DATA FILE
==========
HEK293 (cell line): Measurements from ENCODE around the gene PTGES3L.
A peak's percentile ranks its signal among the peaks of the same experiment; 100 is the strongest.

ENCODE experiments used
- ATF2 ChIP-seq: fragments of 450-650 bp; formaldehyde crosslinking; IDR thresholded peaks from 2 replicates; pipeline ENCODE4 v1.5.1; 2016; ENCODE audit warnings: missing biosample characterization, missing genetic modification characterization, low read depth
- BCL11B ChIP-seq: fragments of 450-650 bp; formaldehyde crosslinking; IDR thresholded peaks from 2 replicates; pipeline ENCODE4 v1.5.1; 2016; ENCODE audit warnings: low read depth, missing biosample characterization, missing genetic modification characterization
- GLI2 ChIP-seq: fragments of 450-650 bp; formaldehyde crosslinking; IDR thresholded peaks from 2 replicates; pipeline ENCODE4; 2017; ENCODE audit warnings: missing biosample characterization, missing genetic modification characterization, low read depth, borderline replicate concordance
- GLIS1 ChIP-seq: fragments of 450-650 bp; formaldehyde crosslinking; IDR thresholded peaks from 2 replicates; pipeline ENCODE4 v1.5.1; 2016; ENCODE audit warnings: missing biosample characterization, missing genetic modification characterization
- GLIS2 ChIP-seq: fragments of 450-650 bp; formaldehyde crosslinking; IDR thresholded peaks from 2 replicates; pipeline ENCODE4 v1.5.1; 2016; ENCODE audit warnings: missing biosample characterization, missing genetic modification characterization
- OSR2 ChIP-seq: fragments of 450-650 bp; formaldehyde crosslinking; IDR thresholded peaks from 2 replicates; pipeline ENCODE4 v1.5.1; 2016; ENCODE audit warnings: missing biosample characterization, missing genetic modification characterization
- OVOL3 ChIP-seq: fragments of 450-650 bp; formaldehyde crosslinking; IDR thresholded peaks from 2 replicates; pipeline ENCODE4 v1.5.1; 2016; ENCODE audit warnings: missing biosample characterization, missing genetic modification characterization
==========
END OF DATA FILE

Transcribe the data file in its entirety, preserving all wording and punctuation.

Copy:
HEK293 (cell line): Measurements from ENCODE around the gene PTGES3L.
A peak's percentile ranks its signal among the peaks of the same experiment; 100 is the strongest.

ENCODE experiments used
- ATF2 ChIP-seq: fragments of 450-650 bp; formaldehyde crosslinking; IDR thresholded peaks from 2 replicates; pipeline ENCODE4 v1.5.1; 2016; ENCODE audit warnings: missing biosample characterization, missing genetic modification characterization, low read depth
- BCL11B ChIP-seq: fragments of 450-650 bp; formaldehyde crosslinking; IDR thresholded peaks from 2 replicates; pipeline ENCODE4 v1.5.1; 2016; ENCODE audit warnings: low read depth, missing biosample characterization, missing genetic modification characterization
- GLI2 ChIP-seq: fragments of 450-650 bp; formaldehyde crosslinking; IDR thresholded peaks from 2 replicates; pipeline ENCODE4; 2017; ENCODE audit warnings: missing biosample characterization, missing genetic modification characterization, low read depth, borderline replicate concordance
- GLIS1 ChIP-seq: fragments of 450-650 bp; formaldehyde crosslinking; IDR thresholded peaks from 2 replicates; pipeline ENCODE4 v1.5.1; 2016; ENCODE audit warnings: missing biosample characterization, missing genetic modification characterization
- GLIS2 ChIP-seq: fragments of 450-650 bp; formaldehyde crosslinking; IDR thresholded peaks from 2 replicates; pipeline ENCODE4 v1.5.1; 2016; ENCODE audit warnings: missing biosample characterization, missing genetic modification characterization
- OSR2 ChIP-seq: fragments of 450-650 bp; formaldehyde crosslinking; IDR thresholded peaks from 2 replicates; pipeline ENCODE4 v1.5.1; 2016; ENCODE audit warnings: missing biosample characterization, missing genetic modification characterization
- OVOL3 ChIP-seq: fragments of 450-650 bp; formaldehyde crosslinking; IDR thresholded peaks from 2 replicates; pipeline ENCODE4 v1.5.1; 2016; ENCODE audit warnings: missing biosample characterization, missing genetic modification characterization